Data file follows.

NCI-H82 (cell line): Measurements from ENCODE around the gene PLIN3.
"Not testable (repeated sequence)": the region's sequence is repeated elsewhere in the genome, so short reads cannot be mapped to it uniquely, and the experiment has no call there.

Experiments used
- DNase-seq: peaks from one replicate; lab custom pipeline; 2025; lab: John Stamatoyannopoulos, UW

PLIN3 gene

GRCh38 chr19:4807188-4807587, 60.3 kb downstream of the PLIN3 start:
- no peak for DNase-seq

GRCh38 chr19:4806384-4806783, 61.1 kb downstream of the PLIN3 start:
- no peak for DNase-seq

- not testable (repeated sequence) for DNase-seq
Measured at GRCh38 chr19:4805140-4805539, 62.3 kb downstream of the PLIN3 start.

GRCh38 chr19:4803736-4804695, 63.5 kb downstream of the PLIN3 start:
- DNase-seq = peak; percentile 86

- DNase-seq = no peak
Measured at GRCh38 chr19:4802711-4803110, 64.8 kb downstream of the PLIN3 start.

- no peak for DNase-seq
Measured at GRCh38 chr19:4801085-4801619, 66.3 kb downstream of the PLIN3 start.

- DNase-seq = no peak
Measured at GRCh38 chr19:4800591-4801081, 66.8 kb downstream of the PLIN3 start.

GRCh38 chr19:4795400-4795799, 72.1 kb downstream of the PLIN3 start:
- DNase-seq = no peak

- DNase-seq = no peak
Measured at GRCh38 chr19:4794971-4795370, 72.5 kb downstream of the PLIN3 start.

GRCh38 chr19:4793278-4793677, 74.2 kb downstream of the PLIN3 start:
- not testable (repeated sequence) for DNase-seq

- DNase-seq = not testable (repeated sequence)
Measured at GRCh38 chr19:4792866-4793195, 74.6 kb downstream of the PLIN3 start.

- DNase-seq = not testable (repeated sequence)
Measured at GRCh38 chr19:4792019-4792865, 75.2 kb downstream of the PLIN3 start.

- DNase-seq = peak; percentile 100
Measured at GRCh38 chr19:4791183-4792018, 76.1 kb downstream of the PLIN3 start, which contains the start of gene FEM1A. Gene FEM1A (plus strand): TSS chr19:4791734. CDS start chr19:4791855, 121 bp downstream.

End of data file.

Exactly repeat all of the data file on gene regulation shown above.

NCI-H82 (cell line): Measurements from ENCODE around the gene PLIN3.
"Not testable (repeated sequence)": the region's sequence is repeated elsewhere in the genome, so short reads cannot be mapped to it uniquely, and the experiment has no call there.

Experiments used
- DNase-seq: peaks from one replicate; lab custom pipeline; 2025; lab: John Stamatoyannopoulos, UW

PLIN3 gene

GRCh38 chr19:4807188-4807587, 60.3 kb downstream of the PLIN3 start:
- no peak for DNase-seq

GRCh38 chr19:4806384-4806783, 61.1 kb downstream of the PLIN3 start:
- no peak for DNase-seq

- not testable (repeated sequence) for DNase-seq
Measured at GRCh38 chr19:4805140-4805539, 62.3 kb downstream of the PLIN3 start.

GRCh38 chr19:4803736-4804695, 63.5 kb downstream of the PLIN3 start:
- DNase-seq = peak; percentile 86

- DNase-seq = no peak
Measured at GRCh38 chr19:4802711-4803110, 64.8 kb downstream of the PLIN3 start.

- no peak for DNase-seq
Measured at GRCh38 chr19:4801085-4801619, 66.3 kb downstream of the PLIN3 start.

- DNase-seq = no peak
Measured at GRCh38 chr19:4800591-4801081, 66.8 kb downstream of the PLIN3 start.

GRCh38 chr19:4795400-4795799, 72.1 kb downstream of the PLIN3 start:
- DNase-seq = no peak

- DNase-seq = no peak
Measured at GRCh38 chr19:4794971-4795370, 72.5 kb downstream of the PLIN3 start.

GRCh38 chr19:4793278-4793677, 74.2 kb downstream of the PLIN3 start:
- not testable (repeated sequence) for DNase-seq

- DNase-seq = not testable (repeated sequence)
Measured at GRCh38 chr19:4792866-4793195, 74.6 kb downstream of the PLIN3 start.

- DNase-seq = not testable (repeated sequence)
Measured at GRCh38 chr19:4792019-4792865, 75.2 kb downstream of the PLIN3 start.

- DNase-seq = peak; percentile 100
Measured at GRCh38 chr19:4791183-4792018, 76.1 kb downstream of the PLIN3 start, which contains the start of gene FEM1A. Gene FEM1A (plus strand): TSS chr19:4791734. CDS start chr19:4791855, 121 bp downstream.